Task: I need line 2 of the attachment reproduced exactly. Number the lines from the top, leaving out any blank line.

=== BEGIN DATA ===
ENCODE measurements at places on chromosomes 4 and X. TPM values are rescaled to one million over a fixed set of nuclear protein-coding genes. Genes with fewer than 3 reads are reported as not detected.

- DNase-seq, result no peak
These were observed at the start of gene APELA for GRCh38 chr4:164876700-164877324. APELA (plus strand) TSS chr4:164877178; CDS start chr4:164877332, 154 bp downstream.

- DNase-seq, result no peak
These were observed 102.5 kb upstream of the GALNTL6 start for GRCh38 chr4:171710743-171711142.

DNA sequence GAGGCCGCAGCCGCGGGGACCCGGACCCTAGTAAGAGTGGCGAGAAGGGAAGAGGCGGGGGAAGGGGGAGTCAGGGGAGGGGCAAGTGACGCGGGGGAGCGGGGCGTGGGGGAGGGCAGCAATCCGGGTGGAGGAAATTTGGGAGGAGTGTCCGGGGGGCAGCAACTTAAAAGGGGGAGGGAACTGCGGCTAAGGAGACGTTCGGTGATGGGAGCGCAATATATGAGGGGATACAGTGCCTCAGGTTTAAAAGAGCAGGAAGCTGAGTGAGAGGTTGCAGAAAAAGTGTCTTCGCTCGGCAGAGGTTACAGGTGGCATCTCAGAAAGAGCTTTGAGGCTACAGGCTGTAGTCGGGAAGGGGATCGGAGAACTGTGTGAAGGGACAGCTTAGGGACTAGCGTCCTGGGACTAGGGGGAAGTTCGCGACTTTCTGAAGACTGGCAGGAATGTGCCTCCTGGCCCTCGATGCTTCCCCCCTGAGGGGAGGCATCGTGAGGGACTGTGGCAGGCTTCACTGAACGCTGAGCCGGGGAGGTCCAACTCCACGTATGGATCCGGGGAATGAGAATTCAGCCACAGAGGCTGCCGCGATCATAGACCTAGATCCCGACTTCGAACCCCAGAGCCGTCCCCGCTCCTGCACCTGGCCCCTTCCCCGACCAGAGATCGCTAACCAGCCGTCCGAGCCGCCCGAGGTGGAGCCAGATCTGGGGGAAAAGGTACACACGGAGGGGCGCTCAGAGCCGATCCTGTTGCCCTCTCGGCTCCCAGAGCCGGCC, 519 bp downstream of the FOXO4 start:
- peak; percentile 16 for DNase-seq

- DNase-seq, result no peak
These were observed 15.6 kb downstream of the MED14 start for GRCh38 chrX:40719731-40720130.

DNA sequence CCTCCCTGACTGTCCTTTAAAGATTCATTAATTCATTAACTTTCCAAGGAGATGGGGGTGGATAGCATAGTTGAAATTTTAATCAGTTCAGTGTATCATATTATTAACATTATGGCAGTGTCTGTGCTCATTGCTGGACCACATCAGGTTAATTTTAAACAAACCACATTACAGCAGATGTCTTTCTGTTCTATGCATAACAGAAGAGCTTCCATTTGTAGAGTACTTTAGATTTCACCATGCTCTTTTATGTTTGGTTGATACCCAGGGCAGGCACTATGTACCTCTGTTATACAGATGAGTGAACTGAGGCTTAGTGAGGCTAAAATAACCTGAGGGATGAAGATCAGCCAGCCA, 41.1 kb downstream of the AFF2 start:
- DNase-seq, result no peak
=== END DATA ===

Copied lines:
- DNase-seq, result no peak